Sunday, October 09, 2011

Genealogy of mortals

Play-texting with a travelling friend this morning, asking him where he intends to go to Mass. "St. Starbucks" was the answer. When queried where Ex Cathedra was going, I replied that after 20 years of Mass every day, I had a free pass for the rest of my life. A quick calculation shows that 20 years of daily Mass equals about 140 years of Sundays. So I guess I'll be going to hell for other reasons...

Speaking of religion.

David Solway's review of Salim Mansur's take-down of multiculturalism, Delectable Lie, passes along (Muslim liberal) Mansur's theory of why the West is destroying itself from within. What are the internal dynamics that fuel the Untergang of the Abendland?

Oedipus and Hamlet.
Both are royal leaders, one a king and the other a prince in succession to the throne. Both wish to purge their kingdoms of corruption, sickness, and the scourge of illegitimacy. Both are driven to find and expose a buried truth so that the realm may be healed and purified.

Herein lies the problem and the paradox, for in seeking to disinter what is hidden or suppressed, both Oedipus and Hamlet in their diverse ways bring disaster upon themselves, one as a result of a relentless pursuit and the other owing to relentless reflection. One acts and the other fails to act, but the consequences are no less destructive: blindness and death.
Critical thought...including self-critical thought...becomes a kind of cancer, cells consuming its own body.

Using Occam's razor --dreadfully Eurocentric of me-- I have been very impressed with the explanatory power of James Burnham's view that the Western liberal is "morally disarmed in the presence of anyone he deems less fortunate than himself." Once the Western liberal judges someone or some group to be a victim, --and he usually assumes that he, the liberal, is the responsible or at least complicit oppressor--he loses all defense against him. And when the victim eventually shows himself to be developing into a tyrant himself, --the usual outcome--the liberal cannot notice, caught up as he is in a masturbatory ecstasy of ethical righteousness. When the less fortunate victim disembowels him, he refuses to protest. After all, did he not deserve it? Atonement by suicide.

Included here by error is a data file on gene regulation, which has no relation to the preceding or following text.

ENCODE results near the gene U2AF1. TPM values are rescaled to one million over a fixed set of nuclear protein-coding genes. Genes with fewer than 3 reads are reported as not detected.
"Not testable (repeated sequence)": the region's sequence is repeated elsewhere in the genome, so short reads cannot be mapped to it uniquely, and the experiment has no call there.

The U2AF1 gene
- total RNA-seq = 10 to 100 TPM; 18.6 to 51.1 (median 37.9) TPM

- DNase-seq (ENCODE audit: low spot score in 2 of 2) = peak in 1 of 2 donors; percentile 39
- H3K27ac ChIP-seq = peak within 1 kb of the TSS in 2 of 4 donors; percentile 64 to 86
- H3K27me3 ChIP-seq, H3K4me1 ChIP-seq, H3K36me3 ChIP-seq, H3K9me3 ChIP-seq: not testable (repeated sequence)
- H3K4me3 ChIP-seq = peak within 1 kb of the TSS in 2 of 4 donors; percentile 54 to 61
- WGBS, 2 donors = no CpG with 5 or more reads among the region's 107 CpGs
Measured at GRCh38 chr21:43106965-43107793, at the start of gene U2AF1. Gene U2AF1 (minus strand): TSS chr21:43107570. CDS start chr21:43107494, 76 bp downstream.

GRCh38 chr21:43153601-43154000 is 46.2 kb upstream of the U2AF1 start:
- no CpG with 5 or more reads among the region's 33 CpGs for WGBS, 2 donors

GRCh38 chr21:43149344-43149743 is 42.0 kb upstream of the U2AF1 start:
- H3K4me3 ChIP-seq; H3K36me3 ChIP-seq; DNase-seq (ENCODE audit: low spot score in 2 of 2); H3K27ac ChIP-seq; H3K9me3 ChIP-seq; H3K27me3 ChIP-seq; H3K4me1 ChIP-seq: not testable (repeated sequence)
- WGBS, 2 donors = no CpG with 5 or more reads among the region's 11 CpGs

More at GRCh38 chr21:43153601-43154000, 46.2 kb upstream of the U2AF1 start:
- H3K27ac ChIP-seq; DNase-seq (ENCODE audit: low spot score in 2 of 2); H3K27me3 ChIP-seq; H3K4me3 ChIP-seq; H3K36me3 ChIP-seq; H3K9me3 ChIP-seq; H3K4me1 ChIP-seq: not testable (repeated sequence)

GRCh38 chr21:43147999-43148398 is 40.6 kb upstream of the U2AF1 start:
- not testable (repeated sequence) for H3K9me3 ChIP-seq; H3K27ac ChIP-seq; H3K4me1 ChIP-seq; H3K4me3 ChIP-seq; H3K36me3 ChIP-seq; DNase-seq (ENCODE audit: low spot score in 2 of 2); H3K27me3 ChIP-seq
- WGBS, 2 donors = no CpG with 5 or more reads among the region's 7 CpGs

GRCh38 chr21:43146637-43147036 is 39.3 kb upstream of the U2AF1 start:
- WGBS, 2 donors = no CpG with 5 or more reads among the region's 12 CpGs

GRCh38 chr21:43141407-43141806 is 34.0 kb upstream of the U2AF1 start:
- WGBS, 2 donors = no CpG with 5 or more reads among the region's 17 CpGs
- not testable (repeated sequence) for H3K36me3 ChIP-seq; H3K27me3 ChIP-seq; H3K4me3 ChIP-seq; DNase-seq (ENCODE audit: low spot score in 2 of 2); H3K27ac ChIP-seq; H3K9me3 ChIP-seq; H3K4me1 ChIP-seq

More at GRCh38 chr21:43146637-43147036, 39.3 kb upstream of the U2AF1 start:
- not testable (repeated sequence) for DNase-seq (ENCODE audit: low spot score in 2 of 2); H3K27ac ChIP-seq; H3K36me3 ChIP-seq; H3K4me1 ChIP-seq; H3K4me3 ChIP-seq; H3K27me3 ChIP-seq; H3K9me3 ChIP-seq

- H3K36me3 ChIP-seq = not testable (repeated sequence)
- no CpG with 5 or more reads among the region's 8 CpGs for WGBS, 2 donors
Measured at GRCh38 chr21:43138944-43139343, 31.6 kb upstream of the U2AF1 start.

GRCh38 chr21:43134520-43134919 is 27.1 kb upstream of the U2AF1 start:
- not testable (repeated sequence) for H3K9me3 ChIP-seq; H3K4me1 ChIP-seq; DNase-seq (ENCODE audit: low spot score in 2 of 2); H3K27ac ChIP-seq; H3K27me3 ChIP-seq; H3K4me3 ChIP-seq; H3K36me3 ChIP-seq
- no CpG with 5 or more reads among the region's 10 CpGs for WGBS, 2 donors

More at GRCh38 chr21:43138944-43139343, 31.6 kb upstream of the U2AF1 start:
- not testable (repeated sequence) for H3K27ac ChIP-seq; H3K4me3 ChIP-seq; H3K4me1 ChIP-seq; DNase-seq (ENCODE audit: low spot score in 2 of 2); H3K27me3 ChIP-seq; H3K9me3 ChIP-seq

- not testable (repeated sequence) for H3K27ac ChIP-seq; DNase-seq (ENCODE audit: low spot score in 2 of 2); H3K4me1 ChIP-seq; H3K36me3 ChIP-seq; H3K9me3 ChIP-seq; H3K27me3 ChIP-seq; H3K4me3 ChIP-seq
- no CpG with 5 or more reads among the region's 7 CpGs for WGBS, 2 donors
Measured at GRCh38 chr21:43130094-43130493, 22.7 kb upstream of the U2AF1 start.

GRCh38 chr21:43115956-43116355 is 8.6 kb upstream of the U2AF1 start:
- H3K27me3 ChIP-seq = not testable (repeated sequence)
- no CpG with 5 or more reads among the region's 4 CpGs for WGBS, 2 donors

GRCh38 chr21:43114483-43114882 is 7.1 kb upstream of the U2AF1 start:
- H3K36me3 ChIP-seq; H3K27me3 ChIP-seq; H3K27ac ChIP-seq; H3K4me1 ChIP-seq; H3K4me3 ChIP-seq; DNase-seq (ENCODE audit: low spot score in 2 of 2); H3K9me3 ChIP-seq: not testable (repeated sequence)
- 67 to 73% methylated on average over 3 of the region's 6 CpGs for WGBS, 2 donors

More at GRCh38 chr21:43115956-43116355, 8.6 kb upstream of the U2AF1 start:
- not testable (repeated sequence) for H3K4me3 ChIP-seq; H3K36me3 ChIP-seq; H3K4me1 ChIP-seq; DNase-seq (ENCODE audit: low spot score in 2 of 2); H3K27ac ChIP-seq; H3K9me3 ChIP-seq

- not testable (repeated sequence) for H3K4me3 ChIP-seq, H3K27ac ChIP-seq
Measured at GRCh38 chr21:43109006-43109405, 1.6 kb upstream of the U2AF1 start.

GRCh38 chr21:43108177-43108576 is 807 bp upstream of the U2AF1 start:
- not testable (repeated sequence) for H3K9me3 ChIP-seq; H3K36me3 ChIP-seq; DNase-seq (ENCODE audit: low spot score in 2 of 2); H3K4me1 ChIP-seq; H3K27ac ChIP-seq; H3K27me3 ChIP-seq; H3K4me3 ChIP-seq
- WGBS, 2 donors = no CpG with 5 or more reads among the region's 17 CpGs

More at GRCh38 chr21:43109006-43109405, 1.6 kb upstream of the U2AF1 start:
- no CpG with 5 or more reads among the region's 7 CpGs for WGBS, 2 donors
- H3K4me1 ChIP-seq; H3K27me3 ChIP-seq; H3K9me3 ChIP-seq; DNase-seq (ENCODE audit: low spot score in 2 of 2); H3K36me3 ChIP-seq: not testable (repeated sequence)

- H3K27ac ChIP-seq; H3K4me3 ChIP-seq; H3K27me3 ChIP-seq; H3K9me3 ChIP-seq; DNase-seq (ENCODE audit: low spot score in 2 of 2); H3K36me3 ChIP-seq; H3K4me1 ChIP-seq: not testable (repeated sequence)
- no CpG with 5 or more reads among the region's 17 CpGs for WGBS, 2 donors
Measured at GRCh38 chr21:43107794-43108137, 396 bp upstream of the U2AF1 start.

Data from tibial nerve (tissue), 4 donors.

But why was liberalism so able to infect us? My amateur guess is that the alliance between Athens and Jerusalem --which made the West after 476-- was, as are all alliances, unstable. That mix could give it dynamism. And it could compensate each side for the excesses and blindnesses of the other. Liberals will be happy to paint the days when Jerusalem dominated as dark times of oppression and superstition. But what happens to the civilization of Socrates, Oedipus, Hamlet when the triumph of the Enlightenment plays itself out --including deconstructing itself-- without Faith to counter it? First, national and ideological totalitarianism; then chaotic post-modernism: the will to power shaped by nihilist egalitarianism and fueled by a psychotic mix of utopianism and self-hatred.

Burdened by a Christian conscience but bereft of the God and religion that somehow made that conscience bearable, the modern Westerner must be both God and sinner at once: ultimately responsible and irredeemably flawed. Still infected with the disease of Christ's impossible ethics, he rejects the vaccine of the Church. Like his unconscious model, the only way out is to let himself be crucified. But then there is no longer any God to receive his sacrificed life. He offers his life not to an appeasable God but to an unappeasable mob.

Pope Benedict, both in his (in)famous Regensburg speech and since, repeats a very deeply Western (and Catholic) theme, the representative of Jerusalem speaking for Athens: Jerusalem needed, still needs, Athens. But the reverse is also true. Faith without reason leads to superstition. Reason without faith, to relativism. Reason, limited but crucial, offers a necessary corrective to the secular dictatorships of post-modern liberalism and the religious dictatorship of Islam. To the voluntarist* totalitarians of Islam, he asserts the priority of logos over even Divine will. To the egalitarian collectivists of Europe, he asserts the power of reason to reach the real, beyond the fashionably skeptical angst of humanist statism and hedonism.

Anyone who knew me in the 80's would be astonished, as I am, to find me supporting Papa Ratzinger in this. But as I have written elsewhere,